FAQS - Frequently Asked Questions

Levies vs Bonds Updated: October 2, 2017

What is a Levy? Bond?

Levies are for learning; bonds are for buildings.

An operating levy is for funds that the district uses to run and operate its schools. Levies are for running the educational programs at the school and funds go to the district’s general fund.

Bond levies are for funds that the school district uses for new construction, updates to existing facilities, and other additions to school properties.

The successful replacement of the school district’s operating levy allows the school district for the next ten years to continue funding educational programs and continue to deliver a quality education to students. The operating levy provides funding that goes towards books, teaching and educational materials, technology, staff, transportation and more.

What happens if the levies fail?

ISD 199 adjusted for $1.5 million in its 2017-2018 budget, and an additional $1.2 million shortfall is projected for the 2018-2019 school year. The shortfalls are due to insufficient state funding that has not kept up with inflation. In the 2017-2018 budget, the district made operational changes to adjust for the shortfall and went through its annual process to adjust teaching staff to fit each school’s needs. Deficit spending is not sustainable.

If voters do not approve question one, we would:

  • Cut an additional $2.8 million from our budget in the next two years
  • Increase class sizes
  • Eliminate up to 25 teaching positions
  • Reduce academic programs for advanced learners such as Advanced Placement
  • Reduce staff and programs that help students who are behind in core academic areas
  • Reduce some student programs/services, electives, and arts and athletics activities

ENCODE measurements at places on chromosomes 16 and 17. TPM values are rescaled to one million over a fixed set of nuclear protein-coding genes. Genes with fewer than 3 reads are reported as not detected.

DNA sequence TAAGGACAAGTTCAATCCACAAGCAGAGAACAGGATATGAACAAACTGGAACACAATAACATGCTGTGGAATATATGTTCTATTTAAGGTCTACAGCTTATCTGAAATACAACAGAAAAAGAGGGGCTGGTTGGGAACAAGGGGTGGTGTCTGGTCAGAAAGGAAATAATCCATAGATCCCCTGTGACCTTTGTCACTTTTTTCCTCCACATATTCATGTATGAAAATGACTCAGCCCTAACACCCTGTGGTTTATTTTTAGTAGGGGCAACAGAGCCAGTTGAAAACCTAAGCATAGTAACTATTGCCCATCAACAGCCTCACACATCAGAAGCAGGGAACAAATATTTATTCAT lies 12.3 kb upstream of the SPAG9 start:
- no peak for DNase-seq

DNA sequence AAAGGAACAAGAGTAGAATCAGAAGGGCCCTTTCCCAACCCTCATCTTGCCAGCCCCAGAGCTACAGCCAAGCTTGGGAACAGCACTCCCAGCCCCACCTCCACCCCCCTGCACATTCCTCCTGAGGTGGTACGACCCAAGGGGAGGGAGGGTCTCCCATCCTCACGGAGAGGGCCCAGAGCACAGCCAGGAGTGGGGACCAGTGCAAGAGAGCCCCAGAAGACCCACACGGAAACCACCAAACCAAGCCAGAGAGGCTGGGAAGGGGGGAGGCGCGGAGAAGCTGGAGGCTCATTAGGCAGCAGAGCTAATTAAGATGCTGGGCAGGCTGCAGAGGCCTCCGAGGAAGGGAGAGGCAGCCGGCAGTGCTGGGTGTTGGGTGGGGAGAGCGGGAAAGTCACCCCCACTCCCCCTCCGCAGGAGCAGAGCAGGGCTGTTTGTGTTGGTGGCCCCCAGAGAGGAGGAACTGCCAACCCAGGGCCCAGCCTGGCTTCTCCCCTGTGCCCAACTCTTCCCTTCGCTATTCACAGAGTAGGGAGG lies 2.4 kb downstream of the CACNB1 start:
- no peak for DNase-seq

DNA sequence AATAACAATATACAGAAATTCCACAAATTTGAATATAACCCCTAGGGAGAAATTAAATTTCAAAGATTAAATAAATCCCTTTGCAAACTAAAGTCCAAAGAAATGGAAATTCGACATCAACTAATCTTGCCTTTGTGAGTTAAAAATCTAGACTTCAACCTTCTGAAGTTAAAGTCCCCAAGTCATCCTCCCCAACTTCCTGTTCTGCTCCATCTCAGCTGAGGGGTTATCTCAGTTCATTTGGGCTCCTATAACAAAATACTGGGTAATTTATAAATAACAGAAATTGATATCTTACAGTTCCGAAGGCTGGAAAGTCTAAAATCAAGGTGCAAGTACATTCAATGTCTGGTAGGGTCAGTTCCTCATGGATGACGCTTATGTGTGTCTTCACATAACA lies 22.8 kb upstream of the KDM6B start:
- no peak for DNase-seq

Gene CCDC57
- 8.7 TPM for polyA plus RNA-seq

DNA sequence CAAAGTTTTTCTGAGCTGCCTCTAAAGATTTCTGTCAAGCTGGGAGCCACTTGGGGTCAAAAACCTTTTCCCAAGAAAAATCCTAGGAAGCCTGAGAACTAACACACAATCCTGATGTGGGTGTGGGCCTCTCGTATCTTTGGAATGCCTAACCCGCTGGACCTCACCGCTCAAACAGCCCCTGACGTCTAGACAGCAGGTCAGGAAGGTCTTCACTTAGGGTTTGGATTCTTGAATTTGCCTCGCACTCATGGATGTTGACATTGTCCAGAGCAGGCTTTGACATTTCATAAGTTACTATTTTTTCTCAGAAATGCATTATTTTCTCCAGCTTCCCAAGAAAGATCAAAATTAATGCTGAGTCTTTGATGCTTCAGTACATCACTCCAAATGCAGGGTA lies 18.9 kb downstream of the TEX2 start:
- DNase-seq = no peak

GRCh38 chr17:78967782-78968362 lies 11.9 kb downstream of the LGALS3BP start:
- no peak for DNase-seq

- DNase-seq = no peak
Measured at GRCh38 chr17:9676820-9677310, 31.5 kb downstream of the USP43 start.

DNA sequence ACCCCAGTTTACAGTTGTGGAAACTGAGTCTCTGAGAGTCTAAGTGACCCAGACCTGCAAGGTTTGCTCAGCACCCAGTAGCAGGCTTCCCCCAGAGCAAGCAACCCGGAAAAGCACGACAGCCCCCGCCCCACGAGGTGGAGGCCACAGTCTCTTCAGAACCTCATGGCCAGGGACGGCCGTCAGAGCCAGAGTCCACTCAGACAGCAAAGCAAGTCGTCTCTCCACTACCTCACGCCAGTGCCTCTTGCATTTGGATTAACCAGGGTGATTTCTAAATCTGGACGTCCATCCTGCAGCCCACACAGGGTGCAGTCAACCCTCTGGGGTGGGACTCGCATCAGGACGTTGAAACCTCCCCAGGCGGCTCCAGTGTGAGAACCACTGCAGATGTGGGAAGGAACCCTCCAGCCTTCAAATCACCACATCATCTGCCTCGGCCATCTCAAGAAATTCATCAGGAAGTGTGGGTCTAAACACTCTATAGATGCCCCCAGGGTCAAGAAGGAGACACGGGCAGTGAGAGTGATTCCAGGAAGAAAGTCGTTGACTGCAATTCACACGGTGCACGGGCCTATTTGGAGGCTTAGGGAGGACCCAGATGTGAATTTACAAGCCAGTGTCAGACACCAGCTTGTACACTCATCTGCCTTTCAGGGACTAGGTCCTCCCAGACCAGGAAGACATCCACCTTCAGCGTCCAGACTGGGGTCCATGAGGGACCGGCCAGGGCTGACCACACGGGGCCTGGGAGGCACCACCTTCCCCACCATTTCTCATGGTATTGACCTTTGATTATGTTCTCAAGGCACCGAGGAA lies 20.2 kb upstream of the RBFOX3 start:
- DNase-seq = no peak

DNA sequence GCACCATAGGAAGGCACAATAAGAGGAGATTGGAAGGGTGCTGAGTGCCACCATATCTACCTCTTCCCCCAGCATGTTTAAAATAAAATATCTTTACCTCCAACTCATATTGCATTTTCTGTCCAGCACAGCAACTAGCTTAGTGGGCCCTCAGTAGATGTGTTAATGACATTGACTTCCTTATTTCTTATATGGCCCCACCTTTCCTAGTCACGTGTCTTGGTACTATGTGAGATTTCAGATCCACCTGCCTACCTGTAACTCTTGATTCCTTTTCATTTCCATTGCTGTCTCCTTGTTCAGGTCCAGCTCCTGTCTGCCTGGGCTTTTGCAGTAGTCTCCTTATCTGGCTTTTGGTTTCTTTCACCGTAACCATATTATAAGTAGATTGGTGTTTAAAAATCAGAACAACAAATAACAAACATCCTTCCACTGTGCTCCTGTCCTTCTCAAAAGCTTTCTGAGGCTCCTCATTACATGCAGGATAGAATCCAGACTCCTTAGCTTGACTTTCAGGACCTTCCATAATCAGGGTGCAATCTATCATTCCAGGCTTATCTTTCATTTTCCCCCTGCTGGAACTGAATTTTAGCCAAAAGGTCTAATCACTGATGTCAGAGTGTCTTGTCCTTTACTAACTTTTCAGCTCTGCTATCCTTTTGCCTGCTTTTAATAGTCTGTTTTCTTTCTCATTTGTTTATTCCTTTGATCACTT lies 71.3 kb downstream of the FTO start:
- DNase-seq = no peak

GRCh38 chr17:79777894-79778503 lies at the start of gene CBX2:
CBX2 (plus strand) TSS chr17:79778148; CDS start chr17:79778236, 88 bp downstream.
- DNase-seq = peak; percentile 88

If voters do not approve question two, we would face:

  • Outdated or unworkable equipment for staff and students, as there is no budget for repair or replacement
  • A potential reduction in technology support staff
  • No dedicated funding source for technology, equipment, and purchases

Is the district financially stable?

Yes, but…

The district has a healthy fund balance and operates efficiently. The savings account is intended to help us through challenging financial times. However, Inver Grove has had a deficit budget for three years, and does again in 2017-2018. Deficit spending is not sustainable, and the district must increase revenue, decrease spending, or both in the near future.

Is the district financially responsible?
We believe we are.

Survey Says67% financial suppot

The district has worked hard to be a good steward of the public’s tax money. During the 2016-2017 school year, ISD 199 refinanced OPEB (Other Post-Employee Bonds) to decrease interest from 6.70% to 2.42% for the next 10 years. As a result, taxpayers will save $2.3 million over the next 10 years. This is the third refunding of bonds to our taxpayers since 2010. The three cumulative refunding efforts amount to more than $5 million in savings for taxpayers.

In April, the ISD 199 School Board approved a random-sample survey of community members to find out their perceptions of the district and reactions to potential levy questions. When asked to grade the district’s financial management, 67% of respondents gave it an A or B.  When compared to 2013 responses, the number of A’s and B’s increased from 55% and the number of D’s and F’s decreased from 17% to 12%.

Professional organizations have recognized ISD 199 for its financial management. This year marks the 12th consecutive time the district has earned a Certificate of Excellence in Financial Reporting from the Association of School Business Officials International (ASBO). The certificate recognizes excellence in the school district’s accounting practices and reporting procedures in its comprehensive annual financial report.